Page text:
China's SARS
Epidemic Not Fading

By John Ruwitch

BEIJING (Reuters) - The SARS epidemic is showing no signs of fading in China, even though the number of cases is declining, WHO experts said on Tuesday, as Taiwan reported more infections and Greece said it may have its first case.
China said its death toll from the virus rose by 10, to 262 deaths -- more than half the world's total -- and said 80 more people had come down with the disease, 48 of them in Beijing, currently the hardest-hit place in the world.
That was the fourth straight day of fewer than the 100 or more new cases in Beijing reported for more than two weeks.
But the World Health Organization said that did not mean it could see light at the end of the tunnel in a country battling to keep SARS from spreading into rural regions where health care is poor at best -- although there was hope.
"We may be seeing a downward trend," WHO consultant Keiji Fukuda told a news conference. "The bottom line is that it is too early to say that the epidemic is tailing down, but we do hope to see that in the next few weeks."
The lower numbers of new cases is helping ease the panic that SARS, or severe acute respiratory syndrome, spread in Beijing and Hong Kong, where 225 people have died. And more people are emerging from their homes.
But there were ominous signs the previously unknown virus, which appeared in southern China in November, was starting to slow China's staggering economic growth.
China, the world's fastest-growing major economy, said growth in foreign direct investment (FDI) and domestic savings slowed in April.
Some economists said worse was to come for the country that overtook the United States last year as the top destination for FDI as foreign firms moved to tap its cheap labor and vast market.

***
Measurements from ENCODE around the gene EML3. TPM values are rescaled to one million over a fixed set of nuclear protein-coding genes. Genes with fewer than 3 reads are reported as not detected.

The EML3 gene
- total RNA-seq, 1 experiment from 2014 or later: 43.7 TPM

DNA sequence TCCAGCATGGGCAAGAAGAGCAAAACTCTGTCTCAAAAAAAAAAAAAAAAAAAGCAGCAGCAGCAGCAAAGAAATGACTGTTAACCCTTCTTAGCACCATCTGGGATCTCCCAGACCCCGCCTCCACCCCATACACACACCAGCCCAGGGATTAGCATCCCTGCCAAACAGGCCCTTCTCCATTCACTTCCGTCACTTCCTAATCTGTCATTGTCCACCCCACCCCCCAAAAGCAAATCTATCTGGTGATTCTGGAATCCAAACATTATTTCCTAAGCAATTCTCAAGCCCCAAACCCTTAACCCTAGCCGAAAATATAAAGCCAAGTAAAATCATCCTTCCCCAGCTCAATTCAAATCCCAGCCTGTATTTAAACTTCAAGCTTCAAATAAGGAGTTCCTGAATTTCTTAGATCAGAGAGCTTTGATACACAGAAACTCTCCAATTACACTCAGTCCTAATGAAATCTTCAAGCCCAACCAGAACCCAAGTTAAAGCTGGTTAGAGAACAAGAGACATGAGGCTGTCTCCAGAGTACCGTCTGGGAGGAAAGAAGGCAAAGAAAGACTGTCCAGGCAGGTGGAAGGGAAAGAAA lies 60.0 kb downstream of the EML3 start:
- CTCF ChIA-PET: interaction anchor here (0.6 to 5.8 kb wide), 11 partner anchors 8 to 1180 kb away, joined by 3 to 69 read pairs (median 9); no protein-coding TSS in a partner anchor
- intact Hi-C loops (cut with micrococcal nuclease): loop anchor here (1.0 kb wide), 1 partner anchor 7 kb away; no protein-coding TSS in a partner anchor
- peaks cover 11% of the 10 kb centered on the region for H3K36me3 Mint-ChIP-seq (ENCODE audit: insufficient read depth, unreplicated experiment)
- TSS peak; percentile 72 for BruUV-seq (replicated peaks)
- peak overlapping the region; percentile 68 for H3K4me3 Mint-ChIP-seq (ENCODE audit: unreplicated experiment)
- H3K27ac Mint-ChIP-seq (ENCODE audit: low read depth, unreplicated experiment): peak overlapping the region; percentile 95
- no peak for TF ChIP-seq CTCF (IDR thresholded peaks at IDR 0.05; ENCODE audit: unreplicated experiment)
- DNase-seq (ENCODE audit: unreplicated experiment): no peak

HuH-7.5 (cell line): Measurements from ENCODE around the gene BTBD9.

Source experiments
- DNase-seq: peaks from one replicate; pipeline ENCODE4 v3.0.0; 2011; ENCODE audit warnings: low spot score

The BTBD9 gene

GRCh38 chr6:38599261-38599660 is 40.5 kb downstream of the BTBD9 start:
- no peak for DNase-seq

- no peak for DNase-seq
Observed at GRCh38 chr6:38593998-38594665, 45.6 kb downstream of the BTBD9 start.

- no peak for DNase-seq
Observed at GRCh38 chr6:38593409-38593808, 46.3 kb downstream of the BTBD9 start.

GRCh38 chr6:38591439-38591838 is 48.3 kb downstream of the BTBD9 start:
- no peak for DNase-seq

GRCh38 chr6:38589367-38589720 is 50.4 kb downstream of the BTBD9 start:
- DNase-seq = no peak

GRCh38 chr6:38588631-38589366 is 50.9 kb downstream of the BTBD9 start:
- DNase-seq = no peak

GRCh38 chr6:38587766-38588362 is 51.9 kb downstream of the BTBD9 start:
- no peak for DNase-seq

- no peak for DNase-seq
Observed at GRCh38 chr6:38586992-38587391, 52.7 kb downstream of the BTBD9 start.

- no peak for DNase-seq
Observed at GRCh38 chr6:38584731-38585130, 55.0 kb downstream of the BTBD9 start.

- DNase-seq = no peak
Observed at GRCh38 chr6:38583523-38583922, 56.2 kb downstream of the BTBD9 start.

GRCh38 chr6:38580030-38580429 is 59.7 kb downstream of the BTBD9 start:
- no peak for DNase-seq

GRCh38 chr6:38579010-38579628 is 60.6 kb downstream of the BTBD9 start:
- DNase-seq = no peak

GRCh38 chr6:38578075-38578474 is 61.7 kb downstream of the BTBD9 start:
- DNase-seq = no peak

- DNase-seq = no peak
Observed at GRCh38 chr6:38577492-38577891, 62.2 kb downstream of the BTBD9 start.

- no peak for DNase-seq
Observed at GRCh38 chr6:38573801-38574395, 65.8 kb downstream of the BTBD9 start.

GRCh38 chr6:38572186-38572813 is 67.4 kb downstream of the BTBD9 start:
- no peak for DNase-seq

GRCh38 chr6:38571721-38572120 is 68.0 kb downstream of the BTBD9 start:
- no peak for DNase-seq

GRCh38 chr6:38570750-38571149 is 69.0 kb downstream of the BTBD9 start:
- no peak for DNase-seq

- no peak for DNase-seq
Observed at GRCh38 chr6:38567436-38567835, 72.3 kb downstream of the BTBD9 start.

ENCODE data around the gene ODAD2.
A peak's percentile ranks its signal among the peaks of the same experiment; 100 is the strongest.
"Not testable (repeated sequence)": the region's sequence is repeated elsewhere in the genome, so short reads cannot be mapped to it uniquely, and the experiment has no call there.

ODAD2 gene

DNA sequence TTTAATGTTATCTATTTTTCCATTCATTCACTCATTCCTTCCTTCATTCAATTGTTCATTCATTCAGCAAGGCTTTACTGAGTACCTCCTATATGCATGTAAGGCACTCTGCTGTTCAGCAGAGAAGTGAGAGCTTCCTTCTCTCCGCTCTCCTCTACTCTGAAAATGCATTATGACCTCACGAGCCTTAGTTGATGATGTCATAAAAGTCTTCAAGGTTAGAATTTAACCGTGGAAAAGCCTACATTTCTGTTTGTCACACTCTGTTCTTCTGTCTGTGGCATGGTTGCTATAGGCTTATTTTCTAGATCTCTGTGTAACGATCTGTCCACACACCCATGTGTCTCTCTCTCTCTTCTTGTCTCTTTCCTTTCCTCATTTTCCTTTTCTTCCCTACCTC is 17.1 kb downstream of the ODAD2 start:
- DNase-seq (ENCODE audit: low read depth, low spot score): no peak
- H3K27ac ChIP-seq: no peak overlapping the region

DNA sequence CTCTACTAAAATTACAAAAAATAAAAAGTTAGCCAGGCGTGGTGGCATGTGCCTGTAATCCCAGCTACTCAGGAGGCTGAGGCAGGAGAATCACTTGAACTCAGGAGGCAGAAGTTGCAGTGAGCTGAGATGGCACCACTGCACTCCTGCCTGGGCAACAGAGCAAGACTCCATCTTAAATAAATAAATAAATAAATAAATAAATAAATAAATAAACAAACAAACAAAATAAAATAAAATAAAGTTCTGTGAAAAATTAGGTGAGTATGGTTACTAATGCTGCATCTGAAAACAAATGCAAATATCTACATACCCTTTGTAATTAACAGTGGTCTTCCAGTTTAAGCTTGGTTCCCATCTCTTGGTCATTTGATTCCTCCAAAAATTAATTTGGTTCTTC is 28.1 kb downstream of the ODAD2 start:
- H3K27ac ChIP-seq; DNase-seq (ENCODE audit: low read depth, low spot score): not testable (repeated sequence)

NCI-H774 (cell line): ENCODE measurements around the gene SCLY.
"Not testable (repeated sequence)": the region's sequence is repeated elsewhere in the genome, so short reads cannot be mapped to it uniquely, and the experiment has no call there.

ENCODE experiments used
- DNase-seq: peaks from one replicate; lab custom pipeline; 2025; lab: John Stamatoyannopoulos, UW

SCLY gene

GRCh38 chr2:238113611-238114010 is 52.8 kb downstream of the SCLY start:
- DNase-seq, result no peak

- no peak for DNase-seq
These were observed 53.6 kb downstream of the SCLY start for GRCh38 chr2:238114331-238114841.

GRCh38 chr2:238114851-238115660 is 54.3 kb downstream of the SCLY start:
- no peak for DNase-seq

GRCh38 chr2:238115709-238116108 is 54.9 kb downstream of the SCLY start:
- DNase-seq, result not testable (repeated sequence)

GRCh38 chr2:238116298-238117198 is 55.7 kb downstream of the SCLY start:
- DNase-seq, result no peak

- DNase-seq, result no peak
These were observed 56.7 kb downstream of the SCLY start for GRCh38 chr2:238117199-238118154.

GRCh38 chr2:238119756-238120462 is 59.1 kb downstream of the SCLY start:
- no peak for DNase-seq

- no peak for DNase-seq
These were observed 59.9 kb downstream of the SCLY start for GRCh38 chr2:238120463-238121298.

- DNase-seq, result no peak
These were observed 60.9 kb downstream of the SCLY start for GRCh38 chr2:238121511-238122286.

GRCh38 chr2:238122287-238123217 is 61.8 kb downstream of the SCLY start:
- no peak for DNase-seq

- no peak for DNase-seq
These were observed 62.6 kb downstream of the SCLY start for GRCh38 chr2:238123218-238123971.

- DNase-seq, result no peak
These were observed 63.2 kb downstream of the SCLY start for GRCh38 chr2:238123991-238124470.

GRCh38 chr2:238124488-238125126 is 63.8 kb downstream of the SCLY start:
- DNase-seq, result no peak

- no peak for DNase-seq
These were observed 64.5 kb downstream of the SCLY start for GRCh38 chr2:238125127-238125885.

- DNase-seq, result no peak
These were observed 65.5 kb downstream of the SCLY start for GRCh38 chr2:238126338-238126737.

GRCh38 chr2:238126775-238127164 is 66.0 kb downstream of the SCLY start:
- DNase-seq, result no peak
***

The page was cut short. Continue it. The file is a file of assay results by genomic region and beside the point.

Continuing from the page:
"I think the SARS impact on actual FDI will be more severe starting from this month, or even over the next couple months," said Chen Xingdong, an economist with investment bank BNP Paribas Peregrine in Beijing.
The damaging economic ripples were also affecting Taiwan, where 30 people have died. The government said it expected SARS to lop 2.9 percent off export orders in the second quarter of this year compared with the first three months.
A Thai survey showed economic confidence fell in April from March, in part because of SARS, even though it has had only a handful of cases.
Airlines, among the industries most hurt by SARS, illustrated their pain in hard numbers.
Cathay Pacific, Hong Kong's main carrier, said its passenger traffic fell a year-on-year 65.7 percent in April.
China Southern, based in Guangdong, said it carried 36.5 percent fewer passengers in April than in the same month of last year. Overall, passenger traffic on Chinese airlines fell a year-on-year 25.7 percent, the government said.
From Guangdong, SARS has spread to more than 30 countries, and Greece said it might have its first case -- a foreign female flight attendant who arrived from Hong Kong.
"I stress this is not a confirmed case yet," Health Minister Costas Stephanis told Greek television.
But the main worry is China, which covered up the extent of the outbreak until last month, and the WHO's Fukuda said the government was still not providing enough information.
The nation's 2.5 million military personnel was a problem, he said.
"Numbers of cases occurring in military populations are being reported to civilian authorities. However, a lot of the key details about those cases -- some of the information about where, and so on -- that information is not being shared with the civilian authorities," he said.
"We feel that all of that information ... must be shared with the civilian disease control authorities if this problem is really to be handled."



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